You're Missing It! (Hardcover)

By Brady Smith, Tiffani Thiessen, Brady Smith (Illustrator)

Nancy Paulsen Books, 9780525514428, 32pp.

Publication Date: April 30, 2019

List Price: 17.99*
* Individual store prices may vary.

Description

A busy Hollywood couple spins a hilarious cautionary tale about what happens when you are glued to your phone.

It's a lively day at the neighborhood park. Birds are singing, squirrels are frolicking, dogs are causing a commotion--and wide-eyed children are enthralled by it all. Too bad the parents are missing everything! It's going to take something really BIG to get them to disengage from their phones . . .

This timely story, brought to life with beautiful bold art, is a great reminder to slow down and savor time together.


About the Author

Tiffani Thiessen is an actress and the author of the cookbook Pull Up a Chair. Her television roles include White Collar, Saved by the Bell, and Beverly Hills, 90210. Currently she stars in the Netflix series Alexa & Katie. You're Missing It! is her first picture book. Brady Smith and Tiffani Thiessen are married with two children, three dogs, eight chickens, and one fish named Goldie Han Solo. They live in the Los Angeles area.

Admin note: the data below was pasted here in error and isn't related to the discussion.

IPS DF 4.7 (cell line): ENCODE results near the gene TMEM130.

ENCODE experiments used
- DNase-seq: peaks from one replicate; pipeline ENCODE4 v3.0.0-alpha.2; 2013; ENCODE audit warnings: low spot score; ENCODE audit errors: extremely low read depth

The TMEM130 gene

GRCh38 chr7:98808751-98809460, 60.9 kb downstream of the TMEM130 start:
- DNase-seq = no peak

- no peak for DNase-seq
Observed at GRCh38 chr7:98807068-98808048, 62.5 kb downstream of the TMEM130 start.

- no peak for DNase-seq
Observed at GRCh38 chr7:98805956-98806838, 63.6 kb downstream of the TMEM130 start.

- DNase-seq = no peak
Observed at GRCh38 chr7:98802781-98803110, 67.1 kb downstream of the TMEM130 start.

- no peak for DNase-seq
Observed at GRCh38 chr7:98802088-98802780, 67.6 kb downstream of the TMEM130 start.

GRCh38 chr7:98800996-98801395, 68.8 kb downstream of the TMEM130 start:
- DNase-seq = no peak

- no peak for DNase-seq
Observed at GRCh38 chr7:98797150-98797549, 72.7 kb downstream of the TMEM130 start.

Brady Smith, an illustrator and fine artist, has exhibited his paintings in a number of galleries in Los Angeles, New York City, and Houston. Also an actor and writer, he has appeared in and written numerous TV shows and movies. You're Missing It! is his first picture book. Brady Smith and Tiffani Thiessen are married with two children, three dogs, eight chickens, and one fish named Goldie Han Solo. They live in the Los Angeles area.


Praise For You're Missing It!

“Married actors Smith and Thiessen take playful aim at cellphone-addicted caregivers. . . . Smith’s bold pen-and-watercolor illustrations pop with tropical hues that aptly emphasize how vibrant the real world is when compared to a screen. A refreshing and opportune reminder to put down the phone and eye the butterflies.”—Publishers Weekly

“Humorous cartoon artwork . . . vibrant atmosphere. . . . A timely comment on technology's drawbacks in today's society.”—Kirkus Reviews